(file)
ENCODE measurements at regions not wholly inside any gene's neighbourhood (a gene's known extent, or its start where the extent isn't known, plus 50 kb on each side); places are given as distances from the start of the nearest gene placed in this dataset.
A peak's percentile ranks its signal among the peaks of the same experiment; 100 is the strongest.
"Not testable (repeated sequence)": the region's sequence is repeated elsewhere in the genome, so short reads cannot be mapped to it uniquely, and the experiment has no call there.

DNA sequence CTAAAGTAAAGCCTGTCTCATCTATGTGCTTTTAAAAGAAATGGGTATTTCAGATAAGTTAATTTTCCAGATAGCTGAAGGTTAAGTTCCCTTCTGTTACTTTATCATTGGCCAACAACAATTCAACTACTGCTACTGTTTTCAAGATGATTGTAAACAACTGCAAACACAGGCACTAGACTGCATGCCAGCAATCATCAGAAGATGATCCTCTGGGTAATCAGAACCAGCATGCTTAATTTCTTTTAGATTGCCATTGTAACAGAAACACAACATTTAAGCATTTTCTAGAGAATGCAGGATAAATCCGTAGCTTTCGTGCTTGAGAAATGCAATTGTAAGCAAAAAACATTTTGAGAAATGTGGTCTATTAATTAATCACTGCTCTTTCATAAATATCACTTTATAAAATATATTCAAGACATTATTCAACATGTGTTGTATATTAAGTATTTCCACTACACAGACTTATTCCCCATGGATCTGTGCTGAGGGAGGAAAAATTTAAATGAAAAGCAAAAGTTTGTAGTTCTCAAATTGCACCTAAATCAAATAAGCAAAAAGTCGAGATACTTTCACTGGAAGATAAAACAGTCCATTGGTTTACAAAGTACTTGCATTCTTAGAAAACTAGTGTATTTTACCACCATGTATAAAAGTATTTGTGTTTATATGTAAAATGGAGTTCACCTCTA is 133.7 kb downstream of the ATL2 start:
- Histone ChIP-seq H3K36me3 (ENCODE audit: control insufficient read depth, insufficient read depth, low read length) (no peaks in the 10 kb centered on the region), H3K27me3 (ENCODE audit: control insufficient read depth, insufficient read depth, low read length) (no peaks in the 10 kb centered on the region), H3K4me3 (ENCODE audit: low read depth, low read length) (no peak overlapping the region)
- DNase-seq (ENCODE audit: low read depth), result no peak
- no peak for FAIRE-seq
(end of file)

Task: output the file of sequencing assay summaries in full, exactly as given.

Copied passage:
ENCODE measurements at regions not wholly inside any gene's neighbourhood (a gene's known extent, or its start where the extent isn't known, plus 50 kb on each side); places are given as distances from the start of the nearest gene placed in this dataset.
A peak's percentile ranks its signal among the peaks of the same experiment; 100 is the strongest.
"Not testable (repeated sequence)": the region's sequence is repeated elsewhere in the genome, so short reads cannot be mapped to it uniquely, and the experiment has no call there.

DNA sequence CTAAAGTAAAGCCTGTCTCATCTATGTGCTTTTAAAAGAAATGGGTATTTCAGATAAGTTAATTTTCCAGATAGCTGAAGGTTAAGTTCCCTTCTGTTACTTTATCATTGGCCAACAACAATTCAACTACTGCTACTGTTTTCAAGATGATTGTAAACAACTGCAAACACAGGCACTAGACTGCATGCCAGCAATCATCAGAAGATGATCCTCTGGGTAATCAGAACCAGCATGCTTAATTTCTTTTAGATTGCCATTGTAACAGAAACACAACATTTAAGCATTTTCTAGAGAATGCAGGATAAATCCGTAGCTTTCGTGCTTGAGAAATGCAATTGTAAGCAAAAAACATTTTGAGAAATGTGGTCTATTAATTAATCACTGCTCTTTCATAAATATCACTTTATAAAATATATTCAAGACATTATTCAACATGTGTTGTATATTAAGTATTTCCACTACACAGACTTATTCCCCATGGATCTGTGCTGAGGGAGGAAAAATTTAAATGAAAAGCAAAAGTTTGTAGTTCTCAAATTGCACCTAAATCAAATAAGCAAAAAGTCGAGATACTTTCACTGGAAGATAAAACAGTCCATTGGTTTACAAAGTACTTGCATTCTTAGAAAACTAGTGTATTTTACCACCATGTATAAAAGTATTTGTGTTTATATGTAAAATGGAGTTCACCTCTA is 133.7 kb downstream of the ATL2 start:
- Histone ChIP-seq H3K36me3 (ENCODE audit: control insufficient read depth, insufficient read depth, low read length) (no peaks in the 10 kb centered on the region), H3K27me3 (ENCODE audit: control insufficient read depth, insufficient read depth, low read length) (no peaks in the 10 kb centered on the region), H3K4me3 (ENCODE audit: low read depth, low read length) (no peak overlapping the region)
- DNase-seq (ENCODE audit: low read depth), result no peak
- no peak for FAIRE-seq